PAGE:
After three weeks of regular riding from the Beach to One Yonge, I can make some observations:
•  Bicyclists who take the same bike path are divided in their reactions. Some smile and ask what it’s like, others frown. One cyclist riding towards me, shook his head disapprovingly and I’m sure would have wagged his finger if he could have.
Although my speedometer has numbers that go up to 50, the fastest my bike has gone on a flat road (not a bike path!) is about 32 km/h. However, a test on a steep hill in the Beach had the ebike straining at the top, where the speed fell to 18 km/h.
• The tiny side mirrors are essentially useless. They are a pain to adjust because you need a crescent wrench and the visibility provided is minimal.
• The cruise control option is a blessing because it takes the pressure off holding the accelerator hand grip control for long, flat distances. A flick of the hand control brakes ends the cruise control.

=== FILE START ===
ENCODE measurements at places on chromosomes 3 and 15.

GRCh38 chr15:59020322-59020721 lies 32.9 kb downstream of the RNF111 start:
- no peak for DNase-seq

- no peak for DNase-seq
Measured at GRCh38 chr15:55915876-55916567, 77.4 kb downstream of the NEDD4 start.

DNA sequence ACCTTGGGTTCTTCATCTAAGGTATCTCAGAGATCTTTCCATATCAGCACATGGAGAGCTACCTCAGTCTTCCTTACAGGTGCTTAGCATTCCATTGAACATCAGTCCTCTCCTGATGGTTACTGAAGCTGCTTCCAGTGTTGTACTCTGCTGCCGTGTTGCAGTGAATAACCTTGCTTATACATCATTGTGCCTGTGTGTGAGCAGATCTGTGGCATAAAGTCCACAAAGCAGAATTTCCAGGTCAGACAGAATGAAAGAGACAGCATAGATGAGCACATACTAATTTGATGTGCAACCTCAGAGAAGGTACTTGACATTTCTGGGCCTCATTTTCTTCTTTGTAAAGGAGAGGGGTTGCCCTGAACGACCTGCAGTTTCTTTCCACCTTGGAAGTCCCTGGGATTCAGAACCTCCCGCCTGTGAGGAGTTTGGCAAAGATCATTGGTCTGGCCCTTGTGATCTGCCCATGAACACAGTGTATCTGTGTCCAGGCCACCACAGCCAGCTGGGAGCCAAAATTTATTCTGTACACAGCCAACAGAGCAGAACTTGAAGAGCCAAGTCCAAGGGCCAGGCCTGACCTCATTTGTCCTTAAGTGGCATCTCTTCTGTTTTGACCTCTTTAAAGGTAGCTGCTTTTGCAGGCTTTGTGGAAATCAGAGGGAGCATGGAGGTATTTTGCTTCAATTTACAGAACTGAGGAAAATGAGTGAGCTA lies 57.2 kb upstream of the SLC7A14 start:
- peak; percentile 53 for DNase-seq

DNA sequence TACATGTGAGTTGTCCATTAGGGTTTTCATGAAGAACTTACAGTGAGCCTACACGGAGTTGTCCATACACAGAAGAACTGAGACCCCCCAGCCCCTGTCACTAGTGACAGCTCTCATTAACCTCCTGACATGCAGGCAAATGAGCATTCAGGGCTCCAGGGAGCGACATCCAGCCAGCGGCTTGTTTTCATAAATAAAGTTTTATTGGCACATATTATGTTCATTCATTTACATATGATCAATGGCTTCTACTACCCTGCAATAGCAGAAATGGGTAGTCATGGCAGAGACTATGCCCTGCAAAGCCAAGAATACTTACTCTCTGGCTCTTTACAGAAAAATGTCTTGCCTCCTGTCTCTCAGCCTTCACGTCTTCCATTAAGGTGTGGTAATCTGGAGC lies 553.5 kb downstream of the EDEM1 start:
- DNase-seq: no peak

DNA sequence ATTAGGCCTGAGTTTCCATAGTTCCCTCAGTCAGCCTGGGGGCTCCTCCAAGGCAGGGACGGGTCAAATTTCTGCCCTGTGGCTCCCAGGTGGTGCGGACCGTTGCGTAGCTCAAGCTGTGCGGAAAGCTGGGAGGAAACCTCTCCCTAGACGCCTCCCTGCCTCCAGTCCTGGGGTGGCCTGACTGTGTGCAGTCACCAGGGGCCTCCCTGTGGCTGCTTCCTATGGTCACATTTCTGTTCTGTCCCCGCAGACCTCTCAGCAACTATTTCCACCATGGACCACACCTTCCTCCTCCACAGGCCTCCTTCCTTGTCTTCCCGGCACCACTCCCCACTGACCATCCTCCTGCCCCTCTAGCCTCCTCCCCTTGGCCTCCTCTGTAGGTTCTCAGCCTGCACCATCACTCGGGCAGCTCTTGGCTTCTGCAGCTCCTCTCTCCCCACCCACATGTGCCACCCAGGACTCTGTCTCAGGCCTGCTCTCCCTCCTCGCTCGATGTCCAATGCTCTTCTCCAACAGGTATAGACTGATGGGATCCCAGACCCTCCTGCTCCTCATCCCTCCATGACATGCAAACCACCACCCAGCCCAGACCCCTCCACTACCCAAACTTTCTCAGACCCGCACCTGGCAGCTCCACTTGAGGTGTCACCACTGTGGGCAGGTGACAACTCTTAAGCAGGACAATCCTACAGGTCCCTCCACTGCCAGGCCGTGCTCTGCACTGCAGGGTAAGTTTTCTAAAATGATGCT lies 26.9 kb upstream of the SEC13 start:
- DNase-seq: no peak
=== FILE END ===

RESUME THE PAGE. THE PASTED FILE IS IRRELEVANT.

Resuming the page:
• There’s quite a bit of lockable storage built into the ebike (under the seat), a front compartment and behind the seat — but the lock seems a bit flimsy. I wouldn’t leave anything valuable there.
• The built-in alarm is handy — and you can turn it on from a distance with the key set — should you wish to back off curious, unsavoury sorts hovering and dripping mustard from street hotdogs. (It works.)
Ebike facts
Check the warranties to see what’s actually covered on the bike itself and the battery. Find out if the outlet will service the bike after the warranty is up.
Batteries have to be stored at room temperature during winter so make sure, if you don’t have a heated garage, that the ebike battery is removable.
Check what weight the ebike will support — you can lie to your friends but on a hill the truth will have an effect. Blue Avenue recommends nothing less than a 350-watt motor if you’re 200 pounds or more.
And for those who like to talk ebikes, there’s an online chat group for Toronto aficionados at www.ebikeriders.com
Nothing takes the whee! out of the ebike experience, than when something goes wrong. When it comes to ebikes, or for that matter any vehicle, purchases, customer service plays a big part. My own personal bad experience does not dispute anything in the main article, but it should sound a note of caution.